I was an occasional listener of DXRJ since that summer. And that’s where I learned a lot of Bisayan words. There was a time when I didn’t get to sleep just to wait for it to sign on. That time, I was finishing my homework. It even opened its own UStream channel around late 2011, so we listeners would know what was happening inside their booth. Since then, I was more hooked on to its UStream than eRadioPortal.

DXRJ Booth

Booth of DXRJ (via UStream).

It signed on at around 2:30am and signs off at around 10:30pm, though there were times where, at around 10pm, it’d simulcast the feed of Voice of America. Ramon Jacinto’s Philippines, My Philippines was its sign-off song. And it even has around 20 SIDs. It aired hourly newscasts only during mornings, including its half-hour newscast at 7am. The name of its morning show was based from ABSCBN’s AM stations, I’m sure you know what I mean. It also had a show dedicated to its listeners called the DXRJ Fans Club. And it had a few shows which serve the community of Iligan, inculding City Hall Reports.


Back in mid-2013, they didn’t go on air, even on UStream & eRadioPortal. Later on, I realized that it closed shop at that time for unknown reasons. Recently, an RJFM relay station was opened in Iligan via 88.7 MHz (close to the frequency of its other relay in CDO). And the rest is history.

Turning Back Time

January 8, 2018

“The past is unchangeable, but the future is unwritten.”
-Jenna Petersen

Have you ever regretted something that should’ve or shouldn’t have been done in the first place? Have you ever thought of turning back time to fix your mistake? Have you ever done something and later on realize what you did was a big mistake? Have you ever had a lot of regrets and you don’t know what to do? Have you ever tried to move on from those regrets? I bet those are some questions you have in mind.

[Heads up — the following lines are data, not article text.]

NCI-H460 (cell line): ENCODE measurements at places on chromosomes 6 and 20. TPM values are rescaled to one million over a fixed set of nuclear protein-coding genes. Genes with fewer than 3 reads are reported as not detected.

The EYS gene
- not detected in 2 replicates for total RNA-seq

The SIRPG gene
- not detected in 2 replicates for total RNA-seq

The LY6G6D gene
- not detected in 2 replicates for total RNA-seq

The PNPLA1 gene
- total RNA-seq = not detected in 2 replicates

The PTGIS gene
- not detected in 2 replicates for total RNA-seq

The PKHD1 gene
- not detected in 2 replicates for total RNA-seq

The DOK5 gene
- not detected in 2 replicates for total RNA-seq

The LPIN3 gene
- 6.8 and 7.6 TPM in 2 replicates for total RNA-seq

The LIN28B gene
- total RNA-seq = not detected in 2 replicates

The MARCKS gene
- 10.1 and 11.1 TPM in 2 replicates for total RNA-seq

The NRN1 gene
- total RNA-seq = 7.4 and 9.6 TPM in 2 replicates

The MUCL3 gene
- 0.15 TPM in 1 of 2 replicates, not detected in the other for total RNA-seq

A lot of people say the only ways to turn back time are the music you grew up with and the old pictures of yours. But when it comes to real-life situations, it’s not the case. If only time travel is possible, then it would’ve been easier to go back in time to fix your mistakes. That would probably be the only way to prevent yourself from regretting something. However, it’s impossible since there’s no machine which can let you travel back. It kinda reminds me of the DeLorean in Back To The Future.

If you were to do it all over again, would you change a thing?

Here are a few examples. You took a course, but later lost interest in it & realized that you should’ve taken an easier course or a course you’re more interested in. You broke up with your girlfriend because of complicated problems, but later realized that you should’ve fixed that relationship & kept it from falling apart. These are the time where you’d think of turning back time.